In the throes of the last big crunch. Flute stagings, two L’Etoile performances, arrival of Steve Blier and 3 National Symphony shows in 4 days.
One thing at a time, and briefly, by necessity:
Flute and Writer’s Block
I whined a few days ago about my article for the Magic Flute program. I believe that a few years of blogging have so exercised my informal writing muscles that I’ve forgotten how to pen a single thoughtful, probing, erudite paragraph. So I gave up and submitted this for our printed program.
Brush-up rehearsal yesterday (due to a 5-day gap between performances) was, accordingly to all reports I’ve received, more enjoyable than it had any right to be. Should bode well for this weekend’s performances.
The reviews are in, and we’ve skimmed them and moved on. Always happy when the critics have a good time. More happy (shhh) when the audience does.
I love this particular parade of descriptors, though:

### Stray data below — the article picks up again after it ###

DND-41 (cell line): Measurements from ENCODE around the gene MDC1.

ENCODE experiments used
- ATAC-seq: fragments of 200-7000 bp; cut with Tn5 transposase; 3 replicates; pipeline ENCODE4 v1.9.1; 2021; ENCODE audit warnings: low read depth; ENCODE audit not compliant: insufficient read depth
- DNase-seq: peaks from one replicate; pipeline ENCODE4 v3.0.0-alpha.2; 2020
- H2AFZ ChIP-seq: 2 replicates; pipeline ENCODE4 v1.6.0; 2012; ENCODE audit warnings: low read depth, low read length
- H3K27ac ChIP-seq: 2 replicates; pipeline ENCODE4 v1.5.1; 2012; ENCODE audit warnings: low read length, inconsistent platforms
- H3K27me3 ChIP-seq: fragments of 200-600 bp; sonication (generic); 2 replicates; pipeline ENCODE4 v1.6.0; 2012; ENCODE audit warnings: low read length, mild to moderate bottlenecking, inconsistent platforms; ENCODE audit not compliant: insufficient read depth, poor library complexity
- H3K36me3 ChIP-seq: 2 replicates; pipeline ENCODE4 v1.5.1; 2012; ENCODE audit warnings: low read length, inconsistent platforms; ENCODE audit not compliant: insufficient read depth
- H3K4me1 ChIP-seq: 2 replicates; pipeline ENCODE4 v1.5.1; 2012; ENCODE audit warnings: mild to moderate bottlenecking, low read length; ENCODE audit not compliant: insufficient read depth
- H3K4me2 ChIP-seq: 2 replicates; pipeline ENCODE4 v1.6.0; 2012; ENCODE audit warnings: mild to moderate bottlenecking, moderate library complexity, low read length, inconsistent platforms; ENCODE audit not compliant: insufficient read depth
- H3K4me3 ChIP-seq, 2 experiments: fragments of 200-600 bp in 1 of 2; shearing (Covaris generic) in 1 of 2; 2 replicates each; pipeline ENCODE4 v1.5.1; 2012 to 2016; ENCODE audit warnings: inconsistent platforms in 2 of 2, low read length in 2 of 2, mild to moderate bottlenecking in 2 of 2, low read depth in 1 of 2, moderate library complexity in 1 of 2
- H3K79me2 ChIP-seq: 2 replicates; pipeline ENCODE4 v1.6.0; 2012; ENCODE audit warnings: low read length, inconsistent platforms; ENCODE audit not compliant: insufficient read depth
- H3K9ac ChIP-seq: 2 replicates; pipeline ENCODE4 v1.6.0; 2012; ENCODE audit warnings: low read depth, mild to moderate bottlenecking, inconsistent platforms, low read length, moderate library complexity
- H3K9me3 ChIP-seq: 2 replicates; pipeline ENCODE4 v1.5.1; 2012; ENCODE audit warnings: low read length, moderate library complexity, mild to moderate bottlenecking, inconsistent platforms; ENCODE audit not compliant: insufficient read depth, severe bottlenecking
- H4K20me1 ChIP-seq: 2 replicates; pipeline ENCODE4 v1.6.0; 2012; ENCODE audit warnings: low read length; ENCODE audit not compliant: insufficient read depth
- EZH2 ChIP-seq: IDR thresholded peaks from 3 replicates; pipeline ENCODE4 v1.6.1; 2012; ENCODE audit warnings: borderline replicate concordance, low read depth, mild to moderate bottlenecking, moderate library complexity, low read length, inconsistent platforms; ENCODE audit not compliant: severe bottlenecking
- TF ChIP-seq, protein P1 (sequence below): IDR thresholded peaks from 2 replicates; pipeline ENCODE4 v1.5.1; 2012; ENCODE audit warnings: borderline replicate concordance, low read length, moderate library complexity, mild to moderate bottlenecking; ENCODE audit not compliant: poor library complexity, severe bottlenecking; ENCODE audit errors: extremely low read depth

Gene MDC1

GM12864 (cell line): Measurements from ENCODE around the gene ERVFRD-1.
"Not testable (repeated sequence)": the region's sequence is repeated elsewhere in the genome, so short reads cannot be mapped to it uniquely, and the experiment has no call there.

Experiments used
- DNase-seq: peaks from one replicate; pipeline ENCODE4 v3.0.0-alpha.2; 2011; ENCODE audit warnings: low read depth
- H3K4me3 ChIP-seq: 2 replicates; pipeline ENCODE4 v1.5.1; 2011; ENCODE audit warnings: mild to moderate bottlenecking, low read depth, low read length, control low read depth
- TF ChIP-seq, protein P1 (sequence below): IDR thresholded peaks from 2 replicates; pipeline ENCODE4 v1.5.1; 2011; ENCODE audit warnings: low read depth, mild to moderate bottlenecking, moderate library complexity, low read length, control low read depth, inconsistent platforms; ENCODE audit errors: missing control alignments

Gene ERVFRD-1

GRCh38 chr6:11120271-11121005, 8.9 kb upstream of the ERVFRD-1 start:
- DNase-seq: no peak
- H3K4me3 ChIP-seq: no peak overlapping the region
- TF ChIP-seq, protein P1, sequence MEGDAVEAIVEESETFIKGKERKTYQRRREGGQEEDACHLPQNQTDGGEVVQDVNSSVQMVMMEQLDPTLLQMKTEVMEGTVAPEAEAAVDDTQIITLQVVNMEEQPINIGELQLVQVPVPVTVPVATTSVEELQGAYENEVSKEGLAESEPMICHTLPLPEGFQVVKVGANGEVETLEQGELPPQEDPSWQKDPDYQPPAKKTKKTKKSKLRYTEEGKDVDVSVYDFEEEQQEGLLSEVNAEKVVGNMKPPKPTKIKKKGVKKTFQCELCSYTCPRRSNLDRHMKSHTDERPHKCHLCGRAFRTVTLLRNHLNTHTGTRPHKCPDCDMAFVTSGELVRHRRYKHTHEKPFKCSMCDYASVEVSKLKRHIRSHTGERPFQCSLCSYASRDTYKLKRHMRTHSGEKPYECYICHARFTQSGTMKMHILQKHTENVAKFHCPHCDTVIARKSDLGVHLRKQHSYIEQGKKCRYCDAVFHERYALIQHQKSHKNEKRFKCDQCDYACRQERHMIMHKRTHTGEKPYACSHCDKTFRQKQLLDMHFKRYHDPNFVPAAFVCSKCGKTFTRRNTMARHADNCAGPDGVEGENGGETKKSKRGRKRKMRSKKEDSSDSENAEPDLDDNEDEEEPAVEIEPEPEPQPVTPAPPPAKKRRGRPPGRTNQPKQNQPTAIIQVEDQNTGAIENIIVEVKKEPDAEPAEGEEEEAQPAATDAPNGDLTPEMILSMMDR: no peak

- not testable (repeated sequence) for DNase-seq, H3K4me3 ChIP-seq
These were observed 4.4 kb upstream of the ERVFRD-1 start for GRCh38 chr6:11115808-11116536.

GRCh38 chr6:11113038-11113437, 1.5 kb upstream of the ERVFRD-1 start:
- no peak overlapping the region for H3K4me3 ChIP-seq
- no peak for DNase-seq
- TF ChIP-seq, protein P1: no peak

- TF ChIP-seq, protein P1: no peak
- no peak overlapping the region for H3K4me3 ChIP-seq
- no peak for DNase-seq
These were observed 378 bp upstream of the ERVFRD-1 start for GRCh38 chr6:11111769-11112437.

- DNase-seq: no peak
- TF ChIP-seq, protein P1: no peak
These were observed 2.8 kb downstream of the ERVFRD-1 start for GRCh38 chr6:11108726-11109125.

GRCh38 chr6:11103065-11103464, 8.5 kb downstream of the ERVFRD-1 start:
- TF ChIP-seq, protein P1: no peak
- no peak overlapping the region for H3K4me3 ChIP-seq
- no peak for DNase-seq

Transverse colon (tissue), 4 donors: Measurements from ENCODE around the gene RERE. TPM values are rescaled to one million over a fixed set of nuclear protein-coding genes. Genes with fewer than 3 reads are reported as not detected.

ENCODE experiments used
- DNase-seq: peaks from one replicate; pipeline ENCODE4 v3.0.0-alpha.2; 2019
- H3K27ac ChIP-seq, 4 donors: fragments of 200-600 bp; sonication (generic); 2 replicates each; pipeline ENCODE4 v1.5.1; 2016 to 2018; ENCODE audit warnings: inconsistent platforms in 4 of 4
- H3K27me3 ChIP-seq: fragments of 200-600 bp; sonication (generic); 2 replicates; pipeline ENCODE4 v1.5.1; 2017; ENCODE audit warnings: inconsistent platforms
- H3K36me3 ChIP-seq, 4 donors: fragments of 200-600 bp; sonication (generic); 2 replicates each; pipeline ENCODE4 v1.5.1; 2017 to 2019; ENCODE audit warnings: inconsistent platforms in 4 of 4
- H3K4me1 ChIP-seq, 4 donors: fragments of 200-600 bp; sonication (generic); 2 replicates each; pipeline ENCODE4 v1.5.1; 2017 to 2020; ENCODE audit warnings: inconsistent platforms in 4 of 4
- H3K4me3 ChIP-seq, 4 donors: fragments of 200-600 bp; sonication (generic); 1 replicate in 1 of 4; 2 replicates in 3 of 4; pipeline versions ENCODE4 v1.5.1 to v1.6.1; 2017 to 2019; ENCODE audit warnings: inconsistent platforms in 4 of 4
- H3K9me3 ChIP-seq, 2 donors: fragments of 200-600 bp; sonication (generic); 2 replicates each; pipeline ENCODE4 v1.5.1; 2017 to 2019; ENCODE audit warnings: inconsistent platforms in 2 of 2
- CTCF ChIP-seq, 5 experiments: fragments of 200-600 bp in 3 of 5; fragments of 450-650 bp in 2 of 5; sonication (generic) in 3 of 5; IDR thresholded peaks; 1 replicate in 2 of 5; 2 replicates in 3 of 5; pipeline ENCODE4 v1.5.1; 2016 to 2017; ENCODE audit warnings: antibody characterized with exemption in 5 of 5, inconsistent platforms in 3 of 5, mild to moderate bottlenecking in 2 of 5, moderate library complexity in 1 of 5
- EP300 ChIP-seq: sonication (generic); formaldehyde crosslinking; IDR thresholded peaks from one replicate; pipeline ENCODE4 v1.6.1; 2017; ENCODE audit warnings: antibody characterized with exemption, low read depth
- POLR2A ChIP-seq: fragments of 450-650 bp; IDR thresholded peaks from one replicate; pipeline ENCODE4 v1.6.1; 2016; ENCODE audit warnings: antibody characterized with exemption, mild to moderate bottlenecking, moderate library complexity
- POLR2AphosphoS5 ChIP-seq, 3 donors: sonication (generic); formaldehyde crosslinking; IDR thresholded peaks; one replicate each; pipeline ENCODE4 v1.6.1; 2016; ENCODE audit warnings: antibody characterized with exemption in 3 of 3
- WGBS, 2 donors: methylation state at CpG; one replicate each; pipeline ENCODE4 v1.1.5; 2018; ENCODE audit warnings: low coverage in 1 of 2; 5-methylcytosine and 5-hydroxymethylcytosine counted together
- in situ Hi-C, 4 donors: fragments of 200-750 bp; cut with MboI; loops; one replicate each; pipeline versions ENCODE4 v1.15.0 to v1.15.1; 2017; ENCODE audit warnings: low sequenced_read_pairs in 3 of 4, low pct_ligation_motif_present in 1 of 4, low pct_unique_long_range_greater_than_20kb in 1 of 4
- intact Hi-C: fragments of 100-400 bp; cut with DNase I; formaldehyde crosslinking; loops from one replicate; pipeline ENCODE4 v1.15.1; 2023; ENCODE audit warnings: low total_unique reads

- Deliciously tuneful, rhythmically buoyant
- Kinetic, amusing, sometimes naughty
- Daffy, ribald
- Fresh, affectionate
You could do worse with an evening in the theatre. I think we’ll do all comedies all the time from now on. There are worse themes to build a season on, right? (Just kidding!)
See ACB’s post here. She’s in the cast, and I hope she’ll continue to chronicle her week as we lead into next Saturday evening’s performance.
Crazy and satisfying concert last night with the NSO. Some terrific music married to gorgeous images and video courtesy of NASA. And we published a conductor’s commentary (kind of like the director’s commentary that you get in the extra feature on a DVD) that could be downloaded as a podcast, then brought to the concert. Live music in one ear, insights on the music and images in the other ear, and all manner of beautiful pictures for the eyes. Stimulation overload? Well, yes at times. Did it make some of the music and pictures stick with me long after they normally would have. Actually, yes.
The tech press was all over this, and I’m sure the classical music press will be charitable if they withhold judgment. But it was a fascinating experiment, worthy of being held, and holding some promise for the future.